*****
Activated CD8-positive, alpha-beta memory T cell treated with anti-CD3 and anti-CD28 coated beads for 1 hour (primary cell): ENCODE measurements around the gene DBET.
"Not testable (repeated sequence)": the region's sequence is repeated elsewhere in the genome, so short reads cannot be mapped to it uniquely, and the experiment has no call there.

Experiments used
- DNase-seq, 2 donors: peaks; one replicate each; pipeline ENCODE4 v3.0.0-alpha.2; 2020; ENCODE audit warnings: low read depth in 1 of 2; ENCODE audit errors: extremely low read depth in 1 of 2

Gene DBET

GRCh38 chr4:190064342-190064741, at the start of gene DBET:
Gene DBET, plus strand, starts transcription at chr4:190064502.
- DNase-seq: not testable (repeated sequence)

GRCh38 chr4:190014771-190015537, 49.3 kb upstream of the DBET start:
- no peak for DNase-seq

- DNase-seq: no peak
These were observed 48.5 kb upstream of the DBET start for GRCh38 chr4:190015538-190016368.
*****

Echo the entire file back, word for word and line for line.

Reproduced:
Activated CD8-positive, alpha-beta memory T cell treated with anti-CD3 and anti-CD28 coated beads for 1 hour (primary cell): ENCODE measurements around the gene DBET.
"Not testable (repeated sequence)": the region's sequence is repeated elsewhere in the genome, so short reads cannot be mapped to it uniquely, and the experiment has no call there.

Experiments used
- DNase-seq, 2 donors: peaks; one replicate each; pipeline ENCODE4 v3.0.0-alpha.2; 2020; ENCODE audit warnings: low read depth in 1 of 2; ENCODE audit errors: extremely low read depth in 1 of 2

Gene DBET

GRCh38 chr4:190064342-190064741, at the start of gene DBET:
Gene DBET, plus strand, starts transcription at chr4:190064502.
- DNase-seq: not testable (repeated sequence)

GRCh38 chr4:190014771-190015537, 49.3 kb upstream of the DBET start:
- no peak for DNase-seq

- DNase-seq: no peak
These were observed 48.5 kb upstream of the DBET start for GRCh38 chr4:190015538-190016368.